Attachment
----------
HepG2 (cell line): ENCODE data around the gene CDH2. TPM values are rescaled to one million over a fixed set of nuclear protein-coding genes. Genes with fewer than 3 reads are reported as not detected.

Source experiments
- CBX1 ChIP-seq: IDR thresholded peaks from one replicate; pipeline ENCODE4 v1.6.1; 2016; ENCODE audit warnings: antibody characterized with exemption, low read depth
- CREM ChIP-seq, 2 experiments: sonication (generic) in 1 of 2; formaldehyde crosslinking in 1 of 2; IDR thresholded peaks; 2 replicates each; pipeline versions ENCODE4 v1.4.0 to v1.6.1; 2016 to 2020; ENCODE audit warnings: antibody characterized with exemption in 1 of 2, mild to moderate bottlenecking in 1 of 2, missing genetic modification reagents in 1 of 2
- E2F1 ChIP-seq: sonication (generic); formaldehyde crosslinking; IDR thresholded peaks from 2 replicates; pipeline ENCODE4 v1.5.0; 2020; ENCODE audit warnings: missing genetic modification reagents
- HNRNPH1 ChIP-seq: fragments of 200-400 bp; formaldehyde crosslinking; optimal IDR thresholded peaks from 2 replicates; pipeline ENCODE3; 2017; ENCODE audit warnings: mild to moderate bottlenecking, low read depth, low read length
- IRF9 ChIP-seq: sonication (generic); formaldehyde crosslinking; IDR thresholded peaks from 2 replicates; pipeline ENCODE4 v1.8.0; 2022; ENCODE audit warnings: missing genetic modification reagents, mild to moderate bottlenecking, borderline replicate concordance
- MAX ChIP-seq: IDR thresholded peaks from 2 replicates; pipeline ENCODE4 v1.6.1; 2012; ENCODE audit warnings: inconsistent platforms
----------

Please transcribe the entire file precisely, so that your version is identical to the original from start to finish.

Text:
HepG2 (cell line): ENCODE data around the gene CDH2. TPM values are rescaled to one million over a fixed set of nuclear protein-coding genes. Genes with fewer than 3 reads are reported as not detected.

Source experiments
- CBX1 ChIP-seq: IDR thresholded peaks from one replicate; pipeline ENCODE4 v1.6.1; 2016; ENCODE audit warnings: antibody characterized with exemption, low read depth
- CREM ChIP-seq, 2 experiments: sonication (generic) in 1 of 2; formaldehyde crosslinking in 1 of 2; IDR thresholded peaks; 2 replicates each; pipeline versions ENCODE4 v1.4.0 to v1.6.1; 2016 to 2020; ENCODE audit warnings: antibody characterized with exemption in 1 of 2, mild to moderate bottlenecking in 1 of 2, missing genetic modification reagents in 1 of 2
- E2F1 ChIP-seq: sonication (generic); formaldehyde crosslinking; IDR thresholded peaks from 2 replicates; pipeline ENCODE4 v1.5.0; 2020; ENCODE audit warnings: missing genetic modification reagents
- HNRNPH1 ChIP-seq: fragments of 200-400 bp; formaldehyde crosslinking; optimal IDR thresholded peaks from 2 replicates; pipeline ENCODE3; 2017; ENCODE audit warnings: mild to moderate bottlenecking, low read depth, low read length
- IRF9 ChIP-seq: sonication (generic); formaldehyde crosslinking; IDR thresholded peaks from 2 replicates; pipeline ENCODE4 v1.8.0; 2022; ENCODE audit warnings: missing genetic modification reagents, mild to moderate bottlenecking, borderline replicate concordance
- MAX ChIP-seq: IDR thresholded peaks from 2 replicates; pipeline ENCODE4 v1.6.1; 2012; ENCODE audit warnings: inconsistent platforms